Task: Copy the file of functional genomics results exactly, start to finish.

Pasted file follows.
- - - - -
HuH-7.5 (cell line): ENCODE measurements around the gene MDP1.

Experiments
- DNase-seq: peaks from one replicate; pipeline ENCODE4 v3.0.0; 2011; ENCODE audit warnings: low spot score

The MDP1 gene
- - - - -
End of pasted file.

HuH-7.5 (cell line): ENCODE measurements around the gene MDP1.

Experiments
- DNase-seq: peaks from one replicate; pipeline ENCODE4 v3.0.0; 2011; ENCODE audit warnings: low spot score

The MDP1 gene